Please use this identifier to cite or link to this item: https://hdl.handle.net/1959.11/16267
Title: Differences in major depressive disorder and generalised anxiety disorder symptomatology between prostate cancer patients receiving hormone therapy and those who are not
Contributor(s): Sharpley, Christopher  (author)orcid ; Bitsika, Vicki  (author); Wootten, Addie (author); Christie, David R H  (author)
Publication Date: 2014
DOI: 10.1002/pon.3566
Handle Link: https://hdl.handle.net/1959.11/16267
Abstract: Objective: The aim of this study is to explore the associations between hormone treatment variables and depression, and the nature of depression in prostate cancer (PCa) patients by comparing the severity and symptom profile of anxiety and depression in men who were currently receiving hormone therapy (HT) versus those who were not. Method: Self-reports of anxiety and depression on standardized scales of GAD and major depressive disorder (MDD) were collected from 156 PCa patients across two recruitment sites in Australia. Patients who were currently receiving HT were compared with patients not receiving HT for their severity and symptom profiles on GAD and MDD. Results: Participants receiving HT had significantly higher GAD and MDD total scores than patients who were not receiving HT. In addition, the symptom profiles of these two HT subgroups were differentiated by significantly higher scores on the key criteria for GAD and MDD plus fatigue and sleeping difficulties but not the remaining symptoms of GAD and MDD. However, there were no significant differences between HT subgroups for the degree of functional impairment experienced by these symptoms. Conclusion: Although these data confirm the association between HT and anxiety/depression, the range of GAD and MDD symptoms influenced is relatively restricted. Moreover, functional ability does not appear to be impaired by HT. These findings clarify the ways in which HT affects PCa patients and suggests that a simple total scale score for anxiety and depression may not be as helpful in designing treatment as consideration of the symptomatic profiles of PCa patients receiving HT.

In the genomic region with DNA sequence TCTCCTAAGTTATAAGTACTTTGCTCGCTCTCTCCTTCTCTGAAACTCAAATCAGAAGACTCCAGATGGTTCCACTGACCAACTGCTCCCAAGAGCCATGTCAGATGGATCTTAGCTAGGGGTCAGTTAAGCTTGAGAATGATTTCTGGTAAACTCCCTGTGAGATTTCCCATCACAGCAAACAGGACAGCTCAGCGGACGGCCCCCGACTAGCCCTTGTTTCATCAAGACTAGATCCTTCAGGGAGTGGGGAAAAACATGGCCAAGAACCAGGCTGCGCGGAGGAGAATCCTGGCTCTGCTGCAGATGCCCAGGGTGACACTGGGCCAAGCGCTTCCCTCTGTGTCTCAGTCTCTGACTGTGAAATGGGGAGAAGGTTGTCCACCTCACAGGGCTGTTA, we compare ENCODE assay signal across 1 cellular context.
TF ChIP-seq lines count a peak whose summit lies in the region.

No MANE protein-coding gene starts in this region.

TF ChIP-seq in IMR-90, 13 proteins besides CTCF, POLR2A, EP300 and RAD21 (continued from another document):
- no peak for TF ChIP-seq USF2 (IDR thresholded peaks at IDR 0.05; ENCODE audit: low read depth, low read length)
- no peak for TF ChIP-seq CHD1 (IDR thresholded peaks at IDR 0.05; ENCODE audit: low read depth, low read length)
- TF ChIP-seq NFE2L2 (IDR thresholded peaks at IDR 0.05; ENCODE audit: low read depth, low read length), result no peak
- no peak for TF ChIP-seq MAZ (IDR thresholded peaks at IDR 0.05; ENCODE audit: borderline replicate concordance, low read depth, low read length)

Publication Type: Journal Article
Source of Publication: Psycho-Oncology, 23(12), p. 1350-1355
Publisher: John Wiley & Sons Ltd
Place of Publication: United Kingdom
ISSN: 1057-9249
1099-1611
Field of Research (FOR): 110903 Central Nervous System
Socio-Economic Outcome Codes: 920111 Nervous System and Disorders
Peer Reviewed: Yes
HERDC Category Description: C1 Refereed Article in a Scholarly Journal
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